Daniel Hawthorne and Anthony Horowitz are invited to a literary festival on Alderney in the Channel Islands.  The ostensible purpose is to talk about their  collaboration in which the writer documents the detective inspector's famous cases. The resulting books are best-sellers.  Once on the island they soon become involved in a new murder investigation. The cast of suspects is reminiscent of a classic British crime novel and red herrings abound. Hawthorne doesn't give anything away and Horowitz bumbles along trying to come up with the solution.

The real-life Horowitz (principal writer of Foyle's War and Midsomer Murders) pulls off the tricky author-as-character device deftly. Great fun!

Animals: we love them in the abstract and (pretty much) respect them in reality until they enter our territory on their terms. That includes bears who raid campsites and enter houses (neatly turning the doorknob to open the door); deer and moose who collide with cars and trucks; Indian macaques who grab food out of people's hands; and leopards, gulls, blackbirds, stoats, and mice. Mary Roach traveled the globe to document our attempts to outwit "vertebrate pests." It's no spoiler to say that these efforts are never completely successful.

In the process Roach answers questions that may have occurred to us. She goes further and finds the answers, or more accurately explores the multi-layered responses. Her approach to investigative science reporting is both informative and very funny.

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Linking up with OMG December Oh Scrap!   Design Wall Monday Monday Making   

Friday, December 24, 2021

Friday check in: Solstice week and Christmas Eve edition


I was at the marina on Tuesday to see the sun rise on the solstice -- 7:14 a.m.   (I went out at 4 p.m. to try to get the sunset but it was overcast.)

Yesterday we enjoyed pre-Christmas luncheon with my sister and her husband at their house.  No photos, just good conversation.  We had delicious crockpot venison from the deer my sister shot and field-dressed herself!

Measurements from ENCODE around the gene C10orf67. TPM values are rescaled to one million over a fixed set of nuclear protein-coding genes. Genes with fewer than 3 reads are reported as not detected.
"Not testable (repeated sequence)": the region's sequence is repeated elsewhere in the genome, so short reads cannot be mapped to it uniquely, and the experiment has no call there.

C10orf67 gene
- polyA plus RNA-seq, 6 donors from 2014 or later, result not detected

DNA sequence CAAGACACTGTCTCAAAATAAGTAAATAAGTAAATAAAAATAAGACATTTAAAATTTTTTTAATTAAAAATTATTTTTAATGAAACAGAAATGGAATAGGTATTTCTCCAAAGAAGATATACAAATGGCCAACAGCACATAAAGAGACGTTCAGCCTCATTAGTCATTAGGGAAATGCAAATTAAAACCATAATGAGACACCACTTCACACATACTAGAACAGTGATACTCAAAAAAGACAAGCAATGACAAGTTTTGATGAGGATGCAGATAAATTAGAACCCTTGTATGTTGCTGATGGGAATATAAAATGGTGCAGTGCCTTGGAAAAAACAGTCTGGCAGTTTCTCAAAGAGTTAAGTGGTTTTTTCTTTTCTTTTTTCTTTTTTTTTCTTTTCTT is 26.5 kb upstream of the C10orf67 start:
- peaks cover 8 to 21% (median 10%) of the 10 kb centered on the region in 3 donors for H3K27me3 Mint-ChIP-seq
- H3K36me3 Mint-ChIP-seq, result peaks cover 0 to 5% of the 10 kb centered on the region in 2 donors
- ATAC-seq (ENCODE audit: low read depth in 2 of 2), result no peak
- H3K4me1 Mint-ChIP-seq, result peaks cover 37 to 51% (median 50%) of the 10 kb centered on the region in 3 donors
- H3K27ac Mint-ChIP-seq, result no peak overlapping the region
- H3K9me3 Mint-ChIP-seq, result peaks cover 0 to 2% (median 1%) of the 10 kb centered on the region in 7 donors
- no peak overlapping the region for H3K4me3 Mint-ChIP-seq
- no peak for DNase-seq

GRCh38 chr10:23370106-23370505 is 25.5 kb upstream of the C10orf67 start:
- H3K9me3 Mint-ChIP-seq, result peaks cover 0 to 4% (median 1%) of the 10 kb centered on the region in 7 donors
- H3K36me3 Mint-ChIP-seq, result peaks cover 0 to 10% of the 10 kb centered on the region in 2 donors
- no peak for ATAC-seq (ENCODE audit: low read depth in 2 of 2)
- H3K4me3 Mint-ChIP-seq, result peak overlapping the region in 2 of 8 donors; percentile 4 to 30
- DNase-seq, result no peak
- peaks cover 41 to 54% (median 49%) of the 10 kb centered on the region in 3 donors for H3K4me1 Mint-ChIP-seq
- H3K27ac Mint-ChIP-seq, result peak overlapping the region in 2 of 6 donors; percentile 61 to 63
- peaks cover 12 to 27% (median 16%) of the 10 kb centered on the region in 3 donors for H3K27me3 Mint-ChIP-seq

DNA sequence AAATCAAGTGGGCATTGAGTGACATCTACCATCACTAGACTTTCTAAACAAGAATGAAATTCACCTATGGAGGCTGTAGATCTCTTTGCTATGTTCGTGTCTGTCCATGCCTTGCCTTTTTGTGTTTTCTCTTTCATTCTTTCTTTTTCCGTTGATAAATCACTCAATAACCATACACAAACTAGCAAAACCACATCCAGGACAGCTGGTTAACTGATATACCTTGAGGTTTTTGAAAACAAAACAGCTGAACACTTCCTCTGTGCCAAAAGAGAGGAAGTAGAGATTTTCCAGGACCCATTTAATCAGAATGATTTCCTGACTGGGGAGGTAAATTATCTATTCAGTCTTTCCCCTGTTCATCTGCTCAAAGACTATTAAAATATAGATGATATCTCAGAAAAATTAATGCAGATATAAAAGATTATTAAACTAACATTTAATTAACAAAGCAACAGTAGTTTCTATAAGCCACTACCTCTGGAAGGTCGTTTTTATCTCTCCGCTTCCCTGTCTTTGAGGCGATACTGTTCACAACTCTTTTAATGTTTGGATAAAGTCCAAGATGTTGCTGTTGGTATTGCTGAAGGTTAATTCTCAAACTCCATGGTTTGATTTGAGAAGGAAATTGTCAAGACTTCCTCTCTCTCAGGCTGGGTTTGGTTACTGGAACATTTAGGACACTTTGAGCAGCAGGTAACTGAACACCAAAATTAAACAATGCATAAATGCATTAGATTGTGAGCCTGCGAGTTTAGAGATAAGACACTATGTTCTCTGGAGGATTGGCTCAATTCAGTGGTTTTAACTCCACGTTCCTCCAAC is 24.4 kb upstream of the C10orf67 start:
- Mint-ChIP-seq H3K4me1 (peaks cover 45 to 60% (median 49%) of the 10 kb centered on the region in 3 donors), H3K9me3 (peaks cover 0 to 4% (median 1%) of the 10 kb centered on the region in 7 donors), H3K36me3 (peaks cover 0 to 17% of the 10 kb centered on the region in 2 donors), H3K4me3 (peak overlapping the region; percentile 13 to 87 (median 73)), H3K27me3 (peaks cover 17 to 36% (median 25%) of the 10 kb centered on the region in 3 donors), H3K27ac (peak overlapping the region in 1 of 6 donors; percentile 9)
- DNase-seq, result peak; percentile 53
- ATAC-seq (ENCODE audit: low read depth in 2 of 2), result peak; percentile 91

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The slab quilt is finished!  

A scrappy top deserves a scrappy back. I remember getting the tropical floral on the right when we were in Bermuda in 2008.  (Up close these prints don't go together thematically -- upper right pansies, then tropical, then black butterflies on yellow, then green pears on blue.  Middle left pink peonies, below that watermelons, below that orange/lime green buttons.  But from a distance you see only the shapes of the prints and the colors.)

Gotta get going -- dinner preparations for tomorrow and other errands.   


P.S. A merman (mermaid?) on the breakwater, dressed in holiday style.  

Sunday, December 19, 2021

Weekly update: on the trail, a concert, a flimsy!, and reading

 The ornaments I hung along the trail last week pretty much survived the severe winds (gusts of 65 mph on Wednesday).   Two had blown off their hangers onto the ground and I rehung them. Some lost the red paint (lower right).  And two were joined by someone else's contributions. 

We enjoyed the Lake County Symphony Orchestra Christmas concert on Saturday evening.   They played woodwind, strings, and brass medleys  of Christmas songs arranged by Leroy Anderson and the entire orchestra played Anderson's well-known Sleigh Ride.